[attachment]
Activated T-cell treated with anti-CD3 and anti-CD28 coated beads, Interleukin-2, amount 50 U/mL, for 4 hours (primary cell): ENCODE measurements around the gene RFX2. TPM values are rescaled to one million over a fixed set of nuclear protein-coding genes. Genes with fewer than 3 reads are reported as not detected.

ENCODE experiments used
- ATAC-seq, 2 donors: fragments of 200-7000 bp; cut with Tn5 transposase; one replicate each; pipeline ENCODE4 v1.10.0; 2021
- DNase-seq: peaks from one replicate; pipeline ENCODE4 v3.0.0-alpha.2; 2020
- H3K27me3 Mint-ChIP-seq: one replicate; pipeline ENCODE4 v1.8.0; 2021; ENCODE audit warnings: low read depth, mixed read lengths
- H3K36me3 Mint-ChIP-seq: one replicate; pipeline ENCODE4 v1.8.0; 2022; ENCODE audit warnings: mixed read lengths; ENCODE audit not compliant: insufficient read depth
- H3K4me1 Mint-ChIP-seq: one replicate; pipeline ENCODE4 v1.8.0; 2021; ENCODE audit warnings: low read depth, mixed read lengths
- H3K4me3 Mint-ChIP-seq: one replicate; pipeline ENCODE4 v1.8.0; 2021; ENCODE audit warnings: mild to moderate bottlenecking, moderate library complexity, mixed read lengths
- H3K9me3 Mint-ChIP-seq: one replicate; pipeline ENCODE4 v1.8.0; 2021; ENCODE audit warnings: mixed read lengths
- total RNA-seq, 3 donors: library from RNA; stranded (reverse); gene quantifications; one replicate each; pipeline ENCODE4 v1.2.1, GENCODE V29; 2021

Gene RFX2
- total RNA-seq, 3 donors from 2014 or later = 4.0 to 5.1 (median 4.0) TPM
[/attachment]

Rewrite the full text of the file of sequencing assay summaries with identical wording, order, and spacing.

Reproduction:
Activated T-cell treated with anti-CD3 and anti-CD28 coated beads, Interleukin-2, amount 50 U/mL, for 4 hours (primary cell): ENCODE measurements around the gene RFX2. TPM values are rescaled to one million over a fixed set of nuclear protein-coding genes. Genes with fewer than 3 reads are reported as not detected.

ENCODE experiments used
- ATAC-seq, 2 donors: fragments of 200-7000 bp; cut with Tn5 transposase; one replicate each; pipeline ENCODE4 v1.10.0; 2021
- DNase-seq: peaks from one replicate; pipeline ENCODE4 v3.0.0-alpha.2; 2020
- H3K27me3 Mint-ChIP-seq: one replicate; pipeline ENCODE4 v1.8.0; 2021; ENCODE audit warnings: low read depth, mixed read lengths
- H3K36me3 Mint-ChIP-seq: one replicate; pipeline ENCODE4 v1.8.0; 2022; ENCODE audit warnings: mixed read lengths; ENCODE audit not compliant: insufficient read depth
- H3K4me1 Mint-ChIP-seq: one replicate; pipeline ENCODE4 v1.8.0; 2021; ENCODE audit warnings: low read depth, mixed read lengths
- H3K4me3 Mint-ChIP-seq: one replicate; pipeline ENCODE4 v1.8.0; 2021; ENCODE audit warnings: mild to moderate bottlenecking, moderate library complexity, mixed read lengths
- H3K9me3 Mint-ChIP-seq: one replicate; pipeline ENCODE4 v1.8.0; 2021; ENCODE audit warnings: mixed read lengths
- total RNA-seq, 3 donors: library from RNA; stranded (reverse); gene quantifications; one replicate each; pipeline ENCODE4 v1.2.1, GENCODE V29; 2021

Gene RFX2
- total RNA-seq, 3 donors from 2014 or later = 4.0 to 5.1 (median 4.0) TPM